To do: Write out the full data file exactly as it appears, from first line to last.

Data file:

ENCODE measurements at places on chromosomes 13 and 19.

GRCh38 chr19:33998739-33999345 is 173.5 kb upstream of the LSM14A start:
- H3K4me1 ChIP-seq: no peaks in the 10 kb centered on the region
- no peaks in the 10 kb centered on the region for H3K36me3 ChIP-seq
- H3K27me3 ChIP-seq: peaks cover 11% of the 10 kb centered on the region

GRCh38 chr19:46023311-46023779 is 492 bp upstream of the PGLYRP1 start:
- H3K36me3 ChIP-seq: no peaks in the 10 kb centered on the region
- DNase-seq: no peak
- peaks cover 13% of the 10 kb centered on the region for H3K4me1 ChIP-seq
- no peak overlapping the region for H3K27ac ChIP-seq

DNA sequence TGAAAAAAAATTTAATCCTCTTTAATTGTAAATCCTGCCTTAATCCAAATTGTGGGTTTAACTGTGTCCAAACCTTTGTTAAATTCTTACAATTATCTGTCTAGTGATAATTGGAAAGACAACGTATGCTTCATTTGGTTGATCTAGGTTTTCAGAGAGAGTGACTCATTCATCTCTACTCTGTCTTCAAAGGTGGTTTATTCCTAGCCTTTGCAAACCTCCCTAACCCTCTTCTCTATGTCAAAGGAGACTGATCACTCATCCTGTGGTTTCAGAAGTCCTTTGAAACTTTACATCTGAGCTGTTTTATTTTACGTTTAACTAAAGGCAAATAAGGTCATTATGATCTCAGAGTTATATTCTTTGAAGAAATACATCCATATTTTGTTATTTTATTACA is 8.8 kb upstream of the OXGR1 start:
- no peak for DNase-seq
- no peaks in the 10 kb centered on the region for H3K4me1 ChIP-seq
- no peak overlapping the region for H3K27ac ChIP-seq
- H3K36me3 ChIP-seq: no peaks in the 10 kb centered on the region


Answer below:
ENCODE measurements at places on chromosomes 13 and 19.

GRCh38 chr19:33998739-33999345 is 173.5 kb upstream of the LSM14A start:
- H3K4me1 ChIP-seq: no peaks in the 10 kb centered on the region
- no peaks in the 10 kb centered on the region for H3K36me3 ChIP-seq
- H3K27me3 ChIP-seq: peaks cover 11% of the 10 kb centered on the region

GRCh38 chr19:46023311-46023779 is 492 bp upstream of the PGLYRP1 start:
- H3K36me3 ChIP-seq: no peaks in the 10 kb centered on the region
- DNase-seq: no peak
- peaks cover 13% of the 10 kb centered on the region for H3K4me1 ChIP-seq
- no peak overlapping the region for H3K27ac ChIP-seq

DNA sequence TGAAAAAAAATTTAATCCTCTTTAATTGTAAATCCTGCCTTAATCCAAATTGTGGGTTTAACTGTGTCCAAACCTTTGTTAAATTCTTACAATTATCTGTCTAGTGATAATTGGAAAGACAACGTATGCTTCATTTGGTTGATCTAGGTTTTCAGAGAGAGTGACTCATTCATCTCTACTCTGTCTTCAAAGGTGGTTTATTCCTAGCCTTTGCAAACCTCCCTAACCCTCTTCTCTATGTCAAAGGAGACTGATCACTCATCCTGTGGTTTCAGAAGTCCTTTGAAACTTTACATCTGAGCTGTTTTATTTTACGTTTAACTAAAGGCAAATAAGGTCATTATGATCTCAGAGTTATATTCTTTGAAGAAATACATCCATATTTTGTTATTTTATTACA is 8.8 kb upstream of the OXGR1 start:
- no peak for DNase-seq
- no peaks in the 10 kb centered on the region for H3K4me1 ChIP-seq
- no peak overlapping the region for H3K27ac ChIP-seq
- H3K36me3 ChIP-seq: no peaks in the 10 kb centered on the region